224443 Role of provider's perceptions on immunization in a minority prenatal Medi-Cal population in Los Angeles County

Sunday, November 7, 2010

Navdeesh Sidhu, MPH , School of Medicine, University of California, San Diego, La Jolla, CA
Diana E. Ramos, MD, MPH , Maternal, Child, and Adolescent Health, Los Angeles County Department of Public Health, Los Angeles, CA
Joanne Roberts, RN, BS , Maternal, Child, and Adolescent Health, Los Angeles County Department of Public Health, Los Angeles, CA
Cynthia Harding, MPH , Maternal, Child, and Adolescent Health, Los Angeles County Department of Public Health, Los Angeles, CA
Background: Research has shown that provider recommendations influence patients' decisions to obtain immunizations. Latinos have typically been more receptive to provider recommendations than other minority patient populations, such as African-Americans.

Objective: To assess providers' perception of probable immunization behaviors among minority populations and the role provider bias may play in immunization trends.

Methods: A 10-item electronic survey on demographics, perceived barriers to vaccination and providers' perceptions of patients' willingness to vaccinate was sent to 381 Comprehensive Perinatal Service Program providers in Los Angeles County. Responses were collected electronically over 10 days and analyzed using descriptive and inferential statistics.

Results: Eleven percent of providers completed the survey (43/381). Twenty-one percent (9/43) did not provide any immunizations and the rest offered at least one. The patient population was made up of Latinos (76%), Caucasians (8%) and African-Americans (7%). Physicians perceived Latinos more likely to obtain vaccinations (89% either likely or very likely) compared to African-Americans/Caucasians (75%). Twenty-six percent of providers (11/43) specifically rated Latinos more likely to obtain vaccinations than African-Americans.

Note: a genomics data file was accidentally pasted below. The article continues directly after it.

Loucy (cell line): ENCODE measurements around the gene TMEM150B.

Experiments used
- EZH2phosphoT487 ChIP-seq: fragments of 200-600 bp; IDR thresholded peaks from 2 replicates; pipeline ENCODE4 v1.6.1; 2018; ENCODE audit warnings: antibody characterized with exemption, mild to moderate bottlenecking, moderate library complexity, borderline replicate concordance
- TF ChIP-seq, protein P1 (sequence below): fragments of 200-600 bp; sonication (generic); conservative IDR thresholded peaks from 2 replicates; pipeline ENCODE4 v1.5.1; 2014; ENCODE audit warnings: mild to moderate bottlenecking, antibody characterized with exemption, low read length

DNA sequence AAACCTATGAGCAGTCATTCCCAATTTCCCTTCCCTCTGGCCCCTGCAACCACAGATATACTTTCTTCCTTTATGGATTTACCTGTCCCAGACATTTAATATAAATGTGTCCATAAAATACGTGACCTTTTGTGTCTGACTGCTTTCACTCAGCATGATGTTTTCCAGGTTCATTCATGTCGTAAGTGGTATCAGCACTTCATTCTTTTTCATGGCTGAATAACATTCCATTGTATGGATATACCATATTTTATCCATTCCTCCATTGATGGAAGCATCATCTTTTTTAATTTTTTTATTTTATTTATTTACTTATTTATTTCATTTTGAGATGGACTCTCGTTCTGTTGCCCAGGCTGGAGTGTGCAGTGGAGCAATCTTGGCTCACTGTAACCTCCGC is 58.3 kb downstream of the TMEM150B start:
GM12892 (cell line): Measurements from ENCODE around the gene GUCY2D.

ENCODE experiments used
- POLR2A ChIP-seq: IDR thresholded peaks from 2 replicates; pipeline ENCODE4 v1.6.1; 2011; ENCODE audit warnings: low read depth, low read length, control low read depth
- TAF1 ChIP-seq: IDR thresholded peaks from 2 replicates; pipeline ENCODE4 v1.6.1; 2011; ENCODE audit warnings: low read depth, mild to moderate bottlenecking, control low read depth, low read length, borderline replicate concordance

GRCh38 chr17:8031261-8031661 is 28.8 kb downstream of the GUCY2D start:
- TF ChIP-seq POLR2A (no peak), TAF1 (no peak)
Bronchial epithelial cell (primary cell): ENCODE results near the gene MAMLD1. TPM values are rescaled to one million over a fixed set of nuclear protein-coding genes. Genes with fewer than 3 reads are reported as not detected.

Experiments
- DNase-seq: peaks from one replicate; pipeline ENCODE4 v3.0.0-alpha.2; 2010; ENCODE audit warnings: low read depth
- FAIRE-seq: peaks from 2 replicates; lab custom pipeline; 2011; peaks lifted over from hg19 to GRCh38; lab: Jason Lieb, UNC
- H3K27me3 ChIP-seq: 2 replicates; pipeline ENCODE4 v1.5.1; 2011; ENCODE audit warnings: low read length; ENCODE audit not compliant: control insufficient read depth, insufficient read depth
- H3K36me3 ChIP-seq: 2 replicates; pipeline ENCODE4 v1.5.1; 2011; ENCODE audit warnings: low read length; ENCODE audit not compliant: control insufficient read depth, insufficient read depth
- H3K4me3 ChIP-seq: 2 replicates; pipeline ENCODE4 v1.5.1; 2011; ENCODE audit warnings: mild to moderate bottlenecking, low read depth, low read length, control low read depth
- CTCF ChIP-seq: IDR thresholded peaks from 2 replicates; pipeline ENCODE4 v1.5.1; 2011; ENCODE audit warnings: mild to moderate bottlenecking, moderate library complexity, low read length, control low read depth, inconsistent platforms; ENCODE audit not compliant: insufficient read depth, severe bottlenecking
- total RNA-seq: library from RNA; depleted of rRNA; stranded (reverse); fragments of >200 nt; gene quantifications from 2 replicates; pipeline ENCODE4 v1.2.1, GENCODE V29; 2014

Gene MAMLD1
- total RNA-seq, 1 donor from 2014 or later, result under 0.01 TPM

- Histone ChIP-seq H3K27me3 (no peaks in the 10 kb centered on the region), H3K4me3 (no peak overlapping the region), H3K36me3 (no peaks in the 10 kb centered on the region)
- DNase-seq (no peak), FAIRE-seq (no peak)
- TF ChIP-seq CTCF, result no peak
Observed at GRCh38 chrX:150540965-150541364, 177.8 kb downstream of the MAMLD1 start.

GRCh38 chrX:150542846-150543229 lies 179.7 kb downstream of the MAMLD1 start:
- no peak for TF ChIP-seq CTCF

Conclusion: Provider biases of patients' probable immunization behaviors may impact the clinical approach to vaccinations by playing a role in vaccine purchase and storage, counseling, and offering. The provider's approach, in turn, impacts patients' final immunization practices. Consistently lower rates of immunization among African-Americans may be influenced by provider behaviors towards different patient populations, and thus, the role of physician bias needs to be further explored and understood as a potential cause of perpetuating known racial/ethnic immunization disparities.

Learning Areas:
Clinical medicine applied in public health
Diversity and culture

Learning Objectives:
1. Assess current immunization practices among obstetric Medi-Cal providers in Los Angeles County. 2. Describe the possible role of provider bias in immunization disparities among different patient populations.

Keywords: Immunizations, Pregnancy

Presenting author's disclosure statement:

Qualified on the content I am responsible for because: I am a medical student who is actively involved in public health research and programs on improving healthcare provided by obstetric providers.
Any relevant financial relationships? No

I agree to comply with the American Public Health Association Conflict of Interest and Commercial Support Guidelines, and to disclose to the participants any off-label or experimental uses of a commercial product or service discussed in my presentation.

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